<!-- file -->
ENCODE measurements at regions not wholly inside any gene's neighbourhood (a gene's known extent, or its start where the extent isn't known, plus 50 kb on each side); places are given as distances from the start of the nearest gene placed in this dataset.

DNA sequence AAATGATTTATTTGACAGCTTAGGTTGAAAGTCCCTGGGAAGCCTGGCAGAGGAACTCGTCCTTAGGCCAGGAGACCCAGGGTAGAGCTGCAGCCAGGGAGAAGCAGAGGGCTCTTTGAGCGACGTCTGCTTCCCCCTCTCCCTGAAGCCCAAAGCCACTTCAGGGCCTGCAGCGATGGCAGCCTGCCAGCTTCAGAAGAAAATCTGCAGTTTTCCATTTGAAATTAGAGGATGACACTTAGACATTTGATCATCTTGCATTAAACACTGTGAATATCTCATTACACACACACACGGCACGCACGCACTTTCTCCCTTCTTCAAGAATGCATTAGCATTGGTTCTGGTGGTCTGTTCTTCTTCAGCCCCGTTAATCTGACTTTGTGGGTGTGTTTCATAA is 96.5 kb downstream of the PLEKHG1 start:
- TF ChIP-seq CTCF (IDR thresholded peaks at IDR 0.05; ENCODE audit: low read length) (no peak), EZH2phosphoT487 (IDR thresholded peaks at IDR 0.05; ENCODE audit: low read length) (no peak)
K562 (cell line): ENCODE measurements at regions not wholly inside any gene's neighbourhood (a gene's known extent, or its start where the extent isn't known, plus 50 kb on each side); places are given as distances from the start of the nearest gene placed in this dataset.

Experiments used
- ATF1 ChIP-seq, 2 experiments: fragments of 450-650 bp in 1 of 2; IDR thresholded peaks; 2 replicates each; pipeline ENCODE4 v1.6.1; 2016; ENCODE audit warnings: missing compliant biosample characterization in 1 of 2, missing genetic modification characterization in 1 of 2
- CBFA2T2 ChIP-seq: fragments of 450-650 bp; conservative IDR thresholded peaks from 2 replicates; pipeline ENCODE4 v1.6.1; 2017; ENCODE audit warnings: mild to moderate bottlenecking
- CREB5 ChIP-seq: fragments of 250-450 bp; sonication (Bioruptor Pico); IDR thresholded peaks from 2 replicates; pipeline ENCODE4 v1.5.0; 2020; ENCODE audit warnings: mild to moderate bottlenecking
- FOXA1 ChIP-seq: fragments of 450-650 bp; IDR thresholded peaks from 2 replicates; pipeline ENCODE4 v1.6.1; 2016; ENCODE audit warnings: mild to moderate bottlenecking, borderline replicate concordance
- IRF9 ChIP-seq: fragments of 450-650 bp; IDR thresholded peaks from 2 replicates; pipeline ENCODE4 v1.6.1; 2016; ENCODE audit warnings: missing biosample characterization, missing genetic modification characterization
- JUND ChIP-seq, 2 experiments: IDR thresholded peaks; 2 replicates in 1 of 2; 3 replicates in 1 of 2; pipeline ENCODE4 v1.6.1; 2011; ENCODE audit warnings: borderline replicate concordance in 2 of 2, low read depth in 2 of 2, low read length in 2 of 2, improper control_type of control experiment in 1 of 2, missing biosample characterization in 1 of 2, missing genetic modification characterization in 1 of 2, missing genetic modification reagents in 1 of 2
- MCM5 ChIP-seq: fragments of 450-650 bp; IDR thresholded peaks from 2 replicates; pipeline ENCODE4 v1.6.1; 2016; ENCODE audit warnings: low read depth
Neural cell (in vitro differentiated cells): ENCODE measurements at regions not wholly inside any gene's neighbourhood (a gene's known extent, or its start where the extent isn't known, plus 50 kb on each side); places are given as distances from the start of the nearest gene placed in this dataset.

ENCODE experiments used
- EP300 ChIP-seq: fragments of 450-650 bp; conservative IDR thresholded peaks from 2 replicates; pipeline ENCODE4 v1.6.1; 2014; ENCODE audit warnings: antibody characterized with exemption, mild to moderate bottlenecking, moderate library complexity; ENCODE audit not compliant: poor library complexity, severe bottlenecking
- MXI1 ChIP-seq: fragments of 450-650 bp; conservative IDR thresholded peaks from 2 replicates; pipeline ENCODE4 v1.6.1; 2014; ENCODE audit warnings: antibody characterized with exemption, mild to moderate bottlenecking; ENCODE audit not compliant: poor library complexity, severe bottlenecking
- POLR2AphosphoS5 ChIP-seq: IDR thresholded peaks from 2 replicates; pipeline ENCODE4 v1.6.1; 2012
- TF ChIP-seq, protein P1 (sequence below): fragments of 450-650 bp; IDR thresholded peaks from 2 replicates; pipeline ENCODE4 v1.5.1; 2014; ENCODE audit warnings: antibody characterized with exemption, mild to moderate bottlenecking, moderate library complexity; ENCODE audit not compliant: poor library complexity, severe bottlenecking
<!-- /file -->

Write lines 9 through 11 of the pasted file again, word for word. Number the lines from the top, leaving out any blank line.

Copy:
- FOXA1 ChIP-seq: fragments of 450-650 bp; IDR thresholded peaks from 2 replicates; pipeline ENCODE4 v1.6.1; 2016; ENCODE audit warnings: mild to moderate bottlenecking, borderline replicate concordance
- IRF9 ChIP-seq: fragments of 450-650 bp; IDR thresholded peaks from 2 replicates; pipeline ENCODE4 v1.6.1; 2016; ENCODE audit warnings: missing biosample characterization, missing genetic modification characterization
- JUND ChIP-seq, 2 experiments: IDR thresholded peaks; 2 replicates in 1 of 2; 3 replicates in 1 of 2; pipeline ENCODE4 v1.6.1; 2011; ENCODE audit warnings: borderline replicate concordance in 2 of 2, low read depth in 2 of 2, low read length in 2 of 2, improper control_type of control experiment in 1 of 2, missing biosample characterization in 1 of 2, missing genetic modification characterization in 1 of 2, missing genetic modification reagents in 1 of 2